In narrow circuit straitened by a foe,
Subtle or violent, we not endued
Single with like defence wherever met,
How are we happy, still in fear of harm?
But harm precedes not sin: only our foe
Tempting affronts us with his foul esteem
Of our integrity: his foul esteem
Sticks no dishonour on our front, but turns
Foul on himself; then wherefore shunned or feared
By us, who rather double honour gain
From his surmise proved false, find peace within,
Favour from Heaven, our witness, from the event?
And what is faith, love, virtue, unassayed
Alone, without exterior help sustained?
Let us not then suspect our happy state
Left so imperfect by the Maker wise
As not secure to single or combined.
Frail is our happiness, if this be so;
And Eden were no Eden, thus exposed."
To whom thus Adam fervently replied:-
"O Woman, best are all things as the will
Of God ordained them; his creating hand
Nothing imperfect or deficient left
Of all that he created-much less Man,
Or aught that might his happy state secure,
Secure from outward force. Within himself
The danger lies, yet lies within his power;
Against his will he can receive no harm.
But God left free the Will; for what obeys
Reason is free; and Reason he made right,
But bid her well be ware, and still erect,
Lest, by some fair appearing good surprised,'
She dictate false, and misinform the Will
To do what God expressly hath forbid.
Not then mistrust, but tender love, enjoins
That I should mind thee oft; and mind thou me.
Firm we subsist, yet possible to swerve,
Since Reason not impossibly may meet
Some specious object by the foe suborned,
And fall into deception unaware,
Not keeping strictest watch, as she was warned.
Seek not temptation, then, which to avoid
Were better, and most likely if from me
Thou sever not: trial will come unsought.
Wouldst thou approve thy constancy, approve
First thy obedience; the other who can know,
Not seeing thee attempted, who attest?
But, if thou think trial unsought may find
Us both securer than thus warned thou seem'st,
Go; for thy stay, not free, absents thee more.
Go in thy native innocence; rely
On what thou hast of virtue; summon all;
For God towards thee hath done his part: do thine."
So spake the Patriarch of Mankind; but Eve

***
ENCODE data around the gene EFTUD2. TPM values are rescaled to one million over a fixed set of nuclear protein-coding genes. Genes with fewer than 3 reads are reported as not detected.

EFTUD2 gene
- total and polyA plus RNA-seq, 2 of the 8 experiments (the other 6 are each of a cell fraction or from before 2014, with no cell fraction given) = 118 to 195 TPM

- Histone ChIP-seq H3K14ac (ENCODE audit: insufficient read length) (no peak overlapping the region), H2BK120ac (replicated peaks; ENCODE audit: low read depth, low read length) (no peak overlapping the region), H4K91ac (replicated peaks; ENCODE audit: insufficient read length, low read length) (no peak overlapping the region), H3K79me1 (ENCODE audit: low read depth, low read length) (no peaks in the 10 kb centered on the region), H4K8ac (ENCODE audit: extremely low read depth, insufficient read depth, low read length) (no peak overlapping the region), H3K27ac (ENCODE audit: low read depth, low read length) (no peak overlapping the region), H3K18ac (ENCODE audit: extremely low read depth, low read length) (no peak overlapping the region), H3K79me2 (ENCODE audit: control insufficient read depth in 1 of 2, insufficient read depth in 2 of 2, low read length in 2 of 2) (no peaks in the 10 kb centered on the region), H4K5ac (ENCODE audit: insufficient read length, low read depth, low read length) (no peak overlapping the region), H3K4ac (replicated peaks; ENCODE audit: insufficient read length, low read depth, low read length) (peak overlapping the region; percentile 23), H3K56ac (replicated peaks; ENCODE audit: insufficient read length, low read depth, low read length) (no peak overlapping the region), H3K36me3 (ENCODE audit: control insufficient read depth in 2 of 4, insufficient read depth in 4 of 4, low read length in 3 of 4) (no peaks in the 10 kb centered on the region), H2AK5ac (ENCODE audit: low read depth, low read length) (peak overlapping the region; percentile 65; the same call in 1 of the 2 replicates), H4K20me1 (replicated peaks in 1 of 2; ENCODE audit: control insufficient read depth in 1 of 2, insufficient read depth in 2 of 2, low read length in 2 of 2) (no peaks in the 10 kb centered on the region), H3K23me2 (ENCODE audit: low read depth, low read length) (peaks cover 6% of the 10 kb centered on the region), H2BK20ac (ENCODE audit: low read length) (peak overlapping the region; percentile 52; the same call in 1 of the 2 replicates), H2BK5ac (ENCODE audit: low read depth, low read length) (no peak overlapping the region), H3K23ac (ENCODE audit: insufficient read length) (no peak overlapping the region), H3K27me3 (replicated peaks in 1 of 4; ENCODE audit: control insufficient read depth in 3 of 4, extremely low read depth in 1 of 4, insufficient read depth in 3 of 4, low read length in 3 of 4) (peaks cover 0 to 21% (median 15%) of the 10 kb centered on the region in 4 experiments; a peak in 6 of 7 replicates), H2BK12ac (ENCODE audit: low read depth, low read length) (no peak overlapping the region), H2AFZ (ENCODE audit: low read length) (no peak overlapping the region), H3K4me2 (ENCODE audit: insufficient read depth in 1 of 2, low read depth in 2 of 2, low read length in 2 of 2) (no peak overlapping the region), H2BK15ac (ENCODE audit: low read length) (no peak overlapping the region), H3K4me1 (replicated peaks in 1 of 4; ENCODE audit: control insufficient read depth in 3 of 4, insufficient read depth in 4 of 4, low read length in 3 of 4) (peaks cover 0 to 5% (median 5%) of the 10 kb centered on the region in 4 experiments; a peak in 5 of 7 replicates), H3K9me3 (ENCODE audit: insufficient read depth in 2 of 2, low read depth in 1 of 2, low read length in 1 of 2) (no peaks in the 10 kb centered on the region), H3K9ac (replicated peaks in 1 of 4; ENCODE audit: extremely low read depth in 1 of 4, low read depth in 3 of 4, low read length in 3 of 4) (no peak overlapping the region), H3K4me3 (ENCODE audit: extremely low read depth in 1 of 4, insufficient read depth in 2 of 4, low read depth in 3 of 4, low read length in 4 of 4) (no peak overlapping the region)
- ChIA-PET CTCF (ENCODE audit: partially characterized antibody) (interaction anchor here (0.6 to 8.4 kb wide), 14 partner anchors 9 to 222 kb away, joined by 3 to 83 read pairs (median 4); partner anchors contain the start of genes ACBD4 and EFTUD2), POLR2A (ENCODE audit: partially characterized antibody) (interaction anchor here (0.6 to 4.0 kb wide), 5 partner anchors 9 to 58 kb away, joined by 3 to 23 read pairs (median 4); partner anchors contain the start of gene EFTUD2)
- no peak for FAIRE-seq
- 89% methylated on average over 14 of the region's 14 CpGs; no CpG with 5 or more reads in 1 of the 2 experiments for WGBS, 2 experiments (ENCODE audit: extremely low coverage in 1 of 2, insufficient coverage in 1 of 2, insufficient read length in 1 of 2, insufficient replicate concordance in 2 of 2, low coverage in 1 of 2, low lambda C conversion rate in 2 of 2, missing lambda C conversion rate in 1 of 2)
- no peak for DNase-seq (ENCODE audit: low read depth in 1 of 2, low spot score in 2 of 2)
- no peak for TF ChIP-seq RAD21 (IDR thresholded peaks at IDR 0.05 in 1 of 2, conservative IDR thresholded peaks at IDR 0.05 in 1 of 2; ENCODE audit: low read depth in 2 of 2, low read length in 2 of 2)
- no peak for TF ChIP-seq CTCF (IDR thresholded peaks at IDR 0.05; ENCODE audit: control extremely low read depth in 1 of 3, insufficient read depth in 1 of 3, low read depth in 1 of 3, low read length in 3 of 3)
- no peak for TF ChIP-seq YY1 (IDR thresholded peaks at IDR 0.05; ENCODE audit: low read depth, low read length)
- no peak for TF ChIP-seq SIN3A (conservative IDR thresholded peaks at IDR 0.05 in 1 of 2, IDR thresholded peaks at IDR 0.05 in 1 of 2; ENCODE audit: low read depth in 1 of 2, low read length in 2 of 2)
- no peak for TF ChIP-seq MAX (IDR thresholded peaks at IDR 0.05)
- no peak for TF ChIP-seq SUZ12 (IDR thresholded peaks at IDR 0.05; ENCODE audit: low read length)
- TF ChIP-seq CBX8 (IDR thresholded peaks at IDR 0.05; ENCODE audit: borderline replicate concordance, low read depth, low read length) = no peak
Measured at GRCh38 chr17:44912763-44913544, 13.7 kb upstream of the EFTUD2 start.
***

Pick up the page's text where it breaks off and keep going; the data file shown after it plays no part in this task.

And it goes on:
Persisted; yet submiss, though last, replied :—
"With thy permission, then, and thus forewarned,
Chiefly by what thy own last reasoning words
Touched only, that our trial, when least sought,
May find us both perhaps far less prepared,
The willinger I go, nor much expect
A foe so proud will first the weaker seek;
So bent, the more shall shame him his repulse."
Thus saying, from her husband's hand her hand
Soft she withdrew, and, like a wood-nymph light,
Oread or Dryad, or of Delia's train,
Betook her to the groves, but Delia's self
In gait surpassed and goddess-like deport,
Though not as she with bow and quiver armed,
But with such gardening tools as Art, yet rude,
Guiltless of fire had formed, or Angels brought.
To Pales, or Pomona, thus adorned,
Likest she seemed-Pomona when she fled
Vertumnus or to Ceres in her prime,
Yet virgin of Proserpina from Jove.
Her long with ardent look his eye pursued
Delighted, but desiring more her stay.
Oft he to her his charge of quick return
Repeated; she to him as oft engaged
To be returned by noon amid the bower,
And all things in best order to invite
Noontide repast, or afternoon's repose.
O much deceived, much failing, hapless Eve,
Of thy presumed return! event perverse!
Thou never from that hour in Paradise
Found'st either sweet repast or sound repose;
Such ambush, hid among sweet flowers and shades,
Waited, with hellish rancour imminent,
To intercept thy way, or send thee back
Despoiled of innocence, of faith, of bliss.
For now, and since first break of dawn, the Fierd,
Mere serpent in appearance, forth was come,
And on his quest where likeliest he might find
The only two of mankind, but in them
The whole included race, his purposed prey.
In bower and field he sought, where any tuft
Of grove or garden-plot more pleasant lay,
Their tendance or plantation for delight;
By fountain or by shady rivulet
He sought them both, but wished his hap might find
Eve separate; he wished, but not with hope
Of what so seldom chanced, when to his wish,
Beyond his hope, Eve separate he spies,
Veiled in a cloud of fragrance, where she stood,
Half-spied, so thick the roses bushing round
About her glowed, oft stooping to support
Carnation, purple, azure, or specked with gold,
Each flower of tender stalk, whose head, though gay
Hung drooping unsustained. Them she upstays
Gently with myrtle band, mindless the while
Herself, though fairest unsupported flower,
From her best prop so far, and storm so nigh.
Nearer he drew, and many a walk traversed
Of stateliest covert, cedar, pine, or palm;
Then voluble and bold, now hid, now seen
Among thick-woven arborets, and flowers
Imbordered on each bank, the hand of Eve:
Spot more delicious than those gardens feigned
Or of revived Adonis, or renowned
Alcinous, host of old Laertes' son,